Hybrid additive manufacturing machine size is increasing

Hybrid additive manufacturing machines combine some degree of construction layer by layer using an additive process with conventional subtractive machining. For example, the idea behind Matsuura’s Lumex Avance 25, which features laser sintering of metal via Yb fiber laser and high-speed milling, is to speed up production of mainly mold and die components. Laser sintering adds layers of material, and the machine’s milling spindle then machines the material to ensure a quality surface finish. The production of mold cores and cavities in this manner takes advantage of the additives’ abilities to produce molds with conforming cooling channels and to alter the sinter density in molding applications that require the placement of porous structures to facilitate gas evacuation. Additionally, laser sintering helps produce deep features by building them one layer at a time, eliminating the need to etch them via EDM.

The company has since introduced a larger model, the Lumex Avance 60, which opens up the technology to larger applications in new industries, such as aerospace and automotive. This model accepts a maximum XYZ part size of 600 × 600 × 500 mm (compared to 260 × 260 × 100 mm for the Lumex Avance 25 model) and a maximum weight of 1300 kg. It also has a 1 kW Yb fiber laser source against 400 W for the Lumex Avance 25 model, increasing the sintering speed. Its milling spindle goes up to 45,000 rpm and the automatic tool changer carousel has the capacity to hold 20 tools (the maximum tool diameter is 10mm).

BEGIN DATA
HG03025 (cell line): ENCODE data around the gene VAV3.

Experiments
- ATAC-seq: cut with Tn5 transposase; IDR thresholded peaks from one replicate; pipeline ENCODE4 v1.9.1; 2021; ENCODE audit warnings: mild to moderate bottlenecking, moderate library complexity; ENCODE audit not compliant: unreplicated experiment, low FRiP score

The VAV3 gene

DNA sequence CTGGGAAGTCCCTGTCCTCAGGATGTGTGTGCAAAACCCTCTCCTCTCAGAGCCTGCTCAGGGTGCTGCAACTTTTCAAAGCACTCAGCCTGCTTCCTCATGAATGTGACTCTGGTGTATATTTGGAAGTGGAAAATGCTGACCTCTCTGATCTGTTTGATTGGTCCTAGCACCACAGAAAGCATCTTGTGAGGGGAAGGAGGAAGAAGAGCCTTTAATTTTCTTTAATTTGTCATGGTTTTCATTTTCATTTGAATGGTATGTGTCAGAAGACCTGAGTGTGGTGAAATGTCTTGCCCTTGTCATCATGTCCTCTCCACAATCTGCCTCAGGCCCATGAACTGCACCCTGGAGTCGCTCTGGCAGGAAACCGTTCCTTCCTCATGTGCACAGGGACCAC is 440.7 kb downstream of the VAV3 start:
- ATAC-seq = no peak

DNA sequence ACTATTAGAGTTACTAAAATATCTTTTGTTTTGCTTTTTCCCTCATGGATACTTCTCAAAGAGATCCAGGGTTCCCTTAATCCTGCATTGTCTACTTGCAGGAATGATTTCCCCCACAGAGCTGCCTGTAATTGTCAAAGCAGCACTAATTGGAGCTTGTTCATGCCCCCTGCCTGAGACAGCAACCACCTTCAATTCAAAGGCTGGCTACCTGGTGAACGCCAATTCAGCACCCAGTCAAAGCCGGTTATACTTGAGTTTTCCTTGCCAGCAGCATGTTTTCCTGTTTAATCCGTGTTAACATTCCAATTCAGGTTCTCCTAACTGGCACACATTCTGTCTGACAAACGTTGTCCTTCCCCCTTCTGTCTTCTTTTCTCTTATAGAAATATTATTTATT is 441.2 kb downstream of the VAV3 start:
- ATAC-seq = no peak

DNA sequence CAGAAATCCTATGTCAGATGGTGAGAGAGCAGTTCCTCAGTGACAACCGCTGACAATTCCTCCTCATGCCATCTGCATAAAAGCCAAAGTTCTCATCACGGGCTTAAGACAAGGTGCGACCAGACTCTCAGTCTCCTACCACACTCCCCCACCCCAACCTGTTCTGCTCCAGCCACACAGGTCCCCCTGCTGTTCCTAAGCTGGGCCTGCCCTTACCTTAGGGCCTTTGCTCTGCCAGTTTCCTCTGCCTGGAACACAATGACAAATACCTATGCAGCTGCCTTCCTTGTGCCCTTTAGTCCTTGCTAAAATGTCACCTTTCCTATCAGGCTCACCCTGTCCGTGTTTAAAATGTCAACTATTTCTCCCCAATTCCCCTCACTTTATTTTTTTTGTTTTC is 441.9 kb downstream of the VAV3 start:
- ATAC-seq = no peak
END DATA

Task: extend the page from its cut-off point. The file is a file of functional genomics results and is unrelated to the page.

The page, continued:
The eight-cylinder engine block on display at the Japan International Machine Tool Fair (JIMTOF) (see above) shows a possible application of this technology, although it is only a partial construction, in part, to show the areas where the additive process was able to reduce weight. A full 9.6 kg version of this engine block made of AlSi10Mg material (including supports) was completed in 95 hours (90 hours for sintering and 5 hours for milling). Total production time including bracket design, programming, fixture design / manufacture, setup, etc. was 15 days. Although it may seem like a long time, the company’s tests on a five-axis machining center showed that it would take around 22 days to machine the engine block from a solid blank, including the time for the design / manufacture of assembly, programming, machine configuration, etc. .

The Lumex Avance 60 on display at the show also included the company’s Automatic Powder Recovery (APR) system which filters unused powder through a sieve and collects it in a tank. This powder is automatically returned to the machine for reuse. A range of powdered materials are available from the company, including maraging steel, titanium TI6A4V, stainless steels 630 and 316L, cobalt-chromium superalloy, nickel 718 and AlSi10Mg.

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